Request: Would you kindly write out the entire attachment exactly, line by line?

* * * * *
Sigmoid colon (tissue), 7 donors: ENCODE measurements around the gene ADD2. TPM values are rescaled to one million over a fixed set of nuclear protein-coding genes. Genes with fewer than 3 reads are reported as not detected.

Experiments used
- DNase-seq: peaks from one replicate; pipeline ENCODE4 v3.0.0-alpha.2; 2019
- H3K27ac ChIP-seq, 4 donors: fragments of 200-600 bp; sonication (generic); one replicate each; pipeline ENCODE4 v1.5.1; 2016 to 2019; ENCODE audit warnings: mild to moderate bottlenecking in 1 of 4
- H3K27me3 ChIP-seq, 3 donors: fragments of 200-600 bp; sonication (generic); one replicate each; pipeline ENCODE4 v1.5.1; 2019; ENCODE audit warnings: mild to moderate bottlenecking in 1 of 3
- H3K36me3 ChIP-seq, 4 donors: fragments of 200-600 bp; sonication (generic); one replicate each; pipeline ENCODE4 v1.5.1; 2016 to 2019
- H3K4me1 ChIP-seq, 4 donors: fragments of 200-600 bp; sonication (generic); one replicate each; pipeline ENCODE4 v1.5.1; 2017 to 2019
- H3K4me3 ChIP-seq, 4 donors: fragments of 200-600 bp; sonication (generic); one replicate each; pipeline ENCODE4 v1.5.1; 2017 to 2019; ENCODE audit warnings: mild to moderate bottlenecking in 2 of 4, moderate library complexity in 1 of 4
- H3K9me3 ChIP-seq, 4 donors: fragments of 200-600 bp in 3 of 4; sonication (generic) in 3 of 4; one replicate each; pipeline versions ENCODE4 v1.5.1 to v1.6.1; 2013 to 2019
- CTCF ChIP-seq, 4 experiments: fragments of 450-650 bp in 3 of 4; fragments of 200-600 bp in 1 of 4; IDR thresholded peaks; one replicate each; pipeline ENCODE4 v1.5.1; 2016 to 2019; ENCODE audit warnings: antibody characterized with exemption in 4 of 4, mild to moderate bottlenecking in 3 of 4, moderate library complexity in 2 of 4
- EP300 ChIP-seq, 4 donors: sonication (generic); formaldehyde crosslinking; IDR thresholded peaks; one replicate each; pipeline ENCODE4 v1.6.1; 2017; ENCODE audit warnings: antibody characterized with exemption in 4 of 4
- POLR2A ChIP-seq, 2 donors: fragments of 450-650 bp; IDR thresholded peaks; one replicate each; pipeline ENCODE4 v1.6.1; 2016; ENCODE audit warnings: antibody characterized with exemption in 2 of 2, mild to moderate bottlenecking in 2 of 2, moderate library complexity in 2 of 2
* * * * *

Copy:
Sigmoid colon (tissue), 7 donors: ENCODE measurements around the gene ADD2. TPM values are rescaled to one million over a fixed set of nuclear protein-coding genes. Genes with fewer than 3 reads are reported as not detected.

Experiments used
- DNase-seq: peaks from one replicate; pipeline ENCODE4 v3.0.0-alpha.2; 2019
- H3K27ac ChIP-seq, 4 donors: fragments of 200-600 bp; sonication (generic); one replicate each; pipeline ENCODE4 v1.5.1; 2016 to 2019; ENCODE audit warnings: mild to moderate bottlenecking in 1 of 4
- H3K27me3 ChIP-seq, 3 donors: fragments of 200-600 bp; sonication (generic); one replicate each; pipeline ENCODE4 v1.5.1; 2019; ENCODE audit warnings: mild to moderate bottlenecking in 1 of 3
- H3K36me3 ChIP-seq, 4 donors: fragments of 200-600 bp; sonication (generic); one replicate each; pipeline ENCODE4 v1.5.1; 2016 to 2019
- H3K4me1 ChIP-seq, 4 donors: fragments of 200-600 bp; sonication (generic); one replicate each; pipeline ENCODE4 v1.5.1; 2017 to 2019
- H3K4me3 ChIP-seq, 4 donors: fragments of 200-600 bp; sonication (generic); one replicate each; pipeline ENCODE4 v1.5.1; 2017 to 2019; ENCODE audit warnings: mild to moderate bottlenecking in 2 of 4, moderate library complexity in 1 of 4
- H3K9me3 ChIP-seq, 4 donors: fragments of 200-600 bp in 3 of 4; sonication (generic) in 3 of 4; one replicate each; pipeline versions ENCODE4 v1.5.1 to v1.6.1; 2013 to 2019
- CTCF ChIP-seq, 4 experiments: fragments of 450-650 bp in 3 of 4; fragments of 200-600 bp in 1 of 4; IDR thresholded peaks; one replicate each; pipeline ENCODE4 v1.5.1; 2016 to 2019; ENCODE audit warnings: antibody characterized with exemption in 4 of 4, mild to moderate bottlenecking in 3 of 4, moderate library complexity in 2 of 4
- EP300 ChIP-seq, 4 donors: sonication (generic); formaldehyde crosslinking; IDR thresholded peaks; one replicate each; pipeline ENCODE4 v1.6.1; 2017; ENCODE audit warnings: antibody characterized with exemption in 4 of 4
- POLR2A ChIP-seq, 2 donors: fragments of 450-650 bp; IDR thresholded peaks; one replicate each; pipeline ENCODE4 v1.6.1; 2016; ENCODE audit warnings: antibody characterized with exemption in 2 of 2, mild to moderate bottlenecking in 2 of 2, moderate library complexity in 2 of 2